Volume growth of rural sales suggests this is
Despite several quarters of private consumption slowing, the one bright light has been the steady increase in rural demand. This has lifted sales of FMCG firms, of motor cycles, tractors, etc. And the best proxy for rural demand was what was happening on rural wages—between January 2010 and January 2012, real wages growth surged to around 14%. How much of this was due to the MGNREGA or due to higher minimum support prices for major crops, or higher government spending in rural areas through the Bharat Nirman programme is not clear. Much of this, as our front page story today points out, has now come to a halt. The sharp correction in the fiscal deficit has taken place by compressing expenditure, since revenues are running way below target—corporate taxes, for instance, are growing at 9.6% versus the 17.7% target and customs duties at 4.3% versus the 13% target. As a result, government spending in rural areas has slowed, whether on rural roads or rural electricity projects. Not surprisingly, growth in rural wages, in real terms, is down to around 3.5% today. The impact of this can be seen in slowing sales of two-wheelers, volume growth of FMCG, indeed the sales of all consumer goods. So while industry has reason to celebrate the lower pressure this puts on industrial wage growth, the flip side is slower topline growth.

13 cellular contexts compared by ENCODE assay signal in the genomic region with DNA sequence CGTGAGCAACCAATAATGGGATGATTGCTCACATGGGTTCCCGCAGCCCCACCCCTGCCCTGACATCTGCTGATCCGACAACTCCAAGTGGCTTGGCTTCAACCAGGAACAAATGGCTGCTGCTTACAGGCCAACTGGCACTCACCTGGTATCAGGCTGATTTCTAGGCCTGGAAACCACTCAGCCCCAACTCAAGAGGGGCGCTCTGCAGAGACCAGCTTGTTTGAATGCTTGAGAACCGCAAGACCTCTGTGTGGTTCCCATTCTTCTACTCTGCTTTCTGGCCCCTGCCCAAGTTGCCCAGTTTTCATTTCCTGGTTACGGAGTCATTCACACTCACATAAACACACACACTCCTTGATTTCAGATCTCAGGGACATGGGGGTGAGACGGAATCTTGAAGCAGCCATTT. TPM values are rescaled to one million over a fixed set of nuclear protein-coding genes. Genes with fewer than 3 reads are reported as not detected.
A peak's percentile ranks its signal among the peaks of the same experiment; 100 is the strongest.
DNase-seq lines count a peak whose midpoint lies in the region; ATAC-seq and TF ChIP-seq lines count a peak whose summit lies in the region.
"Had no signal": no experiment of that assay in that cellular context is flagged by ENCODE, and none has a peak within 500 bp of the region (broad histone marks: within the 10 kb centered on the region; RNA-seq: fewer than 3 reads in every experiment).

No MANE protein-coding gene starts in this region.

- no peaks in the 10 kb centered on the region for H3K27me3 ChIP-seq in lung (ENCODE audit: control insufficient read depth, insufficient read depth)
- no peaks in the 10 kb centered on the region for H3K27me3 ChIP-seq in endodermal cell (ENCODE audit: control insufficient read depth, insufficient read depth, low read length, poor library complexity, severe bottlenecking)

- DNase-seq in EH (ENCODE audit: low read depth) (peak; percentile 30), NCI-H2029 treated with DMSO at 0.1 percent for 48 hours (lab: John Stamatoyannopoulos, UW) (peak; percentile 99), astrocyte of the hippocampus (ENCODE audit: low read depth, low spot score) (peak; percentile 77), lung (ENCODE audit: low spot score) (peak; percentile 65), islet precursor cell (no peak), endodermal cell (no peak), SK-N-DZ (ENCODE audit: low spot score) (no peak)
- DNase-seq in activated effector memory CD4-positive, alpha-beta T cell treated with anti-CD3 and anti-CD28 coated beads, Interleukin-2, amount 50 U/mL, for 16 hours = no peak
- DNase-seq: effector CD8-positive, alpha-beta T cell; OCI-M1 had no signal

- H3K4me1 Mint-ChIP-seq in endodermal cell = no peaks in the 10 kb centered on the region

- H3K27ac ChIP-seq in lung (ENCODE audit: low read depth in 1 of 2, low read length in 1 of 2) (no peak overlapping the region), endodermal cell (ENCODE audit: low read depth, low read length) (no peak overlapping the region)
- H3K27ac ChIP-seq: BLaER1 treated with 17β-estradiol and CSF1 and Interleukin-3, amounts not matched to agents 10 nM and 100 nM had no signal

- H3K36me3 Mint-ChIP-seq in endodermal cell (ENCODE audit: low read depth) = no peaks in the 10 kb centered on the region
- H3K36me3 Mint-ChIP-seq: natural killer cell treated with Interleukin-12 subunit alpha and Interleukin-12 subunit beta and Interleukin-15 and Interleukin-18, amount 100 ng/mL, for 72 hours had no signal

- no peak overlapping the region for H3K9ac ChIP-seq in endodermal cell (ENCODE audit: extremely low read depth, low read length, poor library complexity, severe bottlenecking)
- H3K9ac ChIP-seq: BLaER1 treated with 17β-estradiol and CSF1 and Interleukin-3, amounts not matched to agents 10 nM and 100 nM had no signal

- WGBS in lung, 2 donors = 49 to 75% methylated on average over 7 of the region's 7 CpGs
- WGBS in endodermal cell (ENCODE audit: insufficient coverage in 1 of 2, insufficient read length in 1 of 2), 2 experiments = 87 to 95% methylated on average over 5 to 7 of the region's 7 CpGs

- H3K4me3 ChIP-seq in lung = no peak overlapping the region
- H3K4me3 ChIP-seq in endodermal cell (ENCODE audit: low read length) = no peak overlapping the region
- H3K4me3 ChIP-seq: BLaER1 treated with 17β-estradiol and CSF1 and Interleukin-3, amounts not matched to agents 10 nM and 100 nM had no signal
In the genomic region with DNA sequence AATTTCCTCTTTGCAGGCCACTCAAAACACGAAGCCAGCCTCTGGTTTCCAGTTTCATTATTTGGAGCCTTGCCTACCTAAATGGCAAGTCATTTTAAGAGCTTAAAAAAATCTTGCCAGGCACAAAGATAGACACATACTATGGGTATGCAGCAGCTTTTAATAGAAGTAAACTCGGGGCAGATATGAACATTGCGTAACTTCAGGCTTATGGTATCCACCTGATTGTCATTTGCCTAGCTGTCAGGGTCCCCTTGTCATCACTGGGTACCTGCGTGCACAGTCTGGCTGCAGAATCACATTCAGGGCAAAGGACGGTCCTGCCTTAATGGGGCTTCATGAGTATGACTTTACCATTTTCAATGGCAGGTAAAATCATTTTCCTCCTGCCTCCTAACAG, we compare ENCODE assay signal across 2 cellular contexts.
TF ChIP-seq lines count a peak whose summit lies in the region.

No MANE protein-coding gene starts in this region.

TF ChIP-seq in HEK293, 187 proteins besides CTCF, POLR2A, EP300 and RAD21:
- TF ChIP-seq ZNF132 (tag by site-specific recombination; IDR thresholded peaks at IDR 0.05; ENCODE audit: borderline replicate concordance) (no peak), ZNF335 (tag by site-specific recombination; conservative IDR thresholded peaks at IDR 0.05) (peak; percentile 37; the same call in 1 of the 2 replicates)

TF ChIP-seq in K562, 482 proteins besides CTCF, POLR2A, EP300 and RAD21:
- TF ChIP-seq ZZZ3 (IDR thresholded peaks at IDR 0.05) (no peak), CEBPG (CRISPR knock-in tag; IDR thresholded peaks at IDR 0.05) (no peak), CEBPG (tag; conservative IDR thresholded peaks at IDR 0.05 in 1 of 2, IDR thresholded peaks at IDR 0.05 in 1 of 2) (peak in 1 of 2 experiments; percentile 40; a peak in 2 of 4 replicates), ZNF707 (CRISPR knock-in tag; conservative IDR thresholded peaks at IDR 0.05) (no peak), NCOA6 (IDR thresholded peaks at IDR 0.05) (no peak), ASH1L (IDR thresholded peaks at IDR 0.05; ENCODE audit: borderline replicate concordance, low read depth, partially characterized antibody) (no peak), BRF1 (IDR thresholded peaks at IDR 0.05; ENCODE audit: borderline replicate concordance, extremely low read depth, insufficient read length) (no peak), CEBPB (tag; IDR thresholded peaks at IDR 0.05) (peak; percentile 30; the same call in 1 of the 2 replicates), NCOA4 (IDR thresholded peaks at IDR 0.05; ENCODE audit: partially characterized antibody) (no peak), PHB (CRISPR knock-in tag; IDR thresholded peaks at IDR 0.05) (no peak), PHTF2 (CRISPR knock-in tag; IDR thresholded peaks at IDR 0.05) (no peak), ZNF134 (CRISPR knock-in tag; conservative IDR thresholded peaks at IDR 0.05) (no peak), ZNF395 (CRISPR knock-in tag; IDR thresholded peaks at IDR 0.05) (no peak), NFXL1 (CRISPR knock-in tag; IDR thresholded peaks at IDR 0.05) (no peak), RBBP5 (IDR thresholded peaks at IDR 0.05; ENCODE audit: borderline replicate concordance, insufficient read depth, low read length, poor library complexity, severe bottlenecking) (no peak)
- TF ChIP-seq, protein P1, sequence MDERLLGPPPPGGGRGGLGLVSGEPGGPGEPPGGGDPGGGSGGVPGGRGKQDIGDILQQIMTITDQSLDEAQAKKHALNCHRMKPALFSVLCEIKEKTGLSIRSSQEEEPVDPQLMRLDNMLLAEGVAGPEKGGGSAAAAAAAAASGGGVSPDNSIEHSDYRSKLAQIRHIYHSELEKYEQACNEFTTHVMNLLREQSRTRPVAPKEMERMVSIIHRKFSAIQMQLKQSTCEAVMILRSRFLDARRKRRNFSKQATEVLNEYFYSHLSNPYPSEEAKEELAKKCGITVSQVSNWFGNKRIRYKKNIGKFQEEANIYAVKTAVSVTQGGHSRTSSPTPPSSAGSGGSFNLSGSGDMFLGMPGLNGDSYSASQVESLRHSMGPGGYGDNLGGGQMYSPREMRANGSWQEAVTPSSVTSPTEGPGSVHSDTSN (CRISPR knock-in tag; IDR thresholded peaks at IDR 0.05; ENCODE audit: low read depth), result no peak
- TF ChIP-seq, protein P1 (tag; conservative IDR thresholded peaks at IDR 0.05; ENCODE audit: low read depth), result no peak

Some part of this will naturally get reversed in the next financial year as government spending will once again rise, but there is a limit to this since the fiscal deficit will have to continue to be a ‘red’ line even for the next government. So, until tax revenues pick up significantly, the chances of substantially higher government spending in rural India look low. In which case, the only way in which rural growth can be revived in the short run is through higher agriculture growth. This would involve, for instance, bringing in more high-yielding varieties of crops into low productivity areas like Bihar and West Bengal. While this is already taking place at a small level even today, more intelligent targeting of government subsidies—giving farmers in Bihar the same per acre subsidies given in Punjab and Haryana for instance—would play a big role in quickening the pace. Finance minister P Chidambaram made a start in announcing a separate fund for diversification of agricultural produce in this budget. This is something the next finance minister needs to devote more attention to.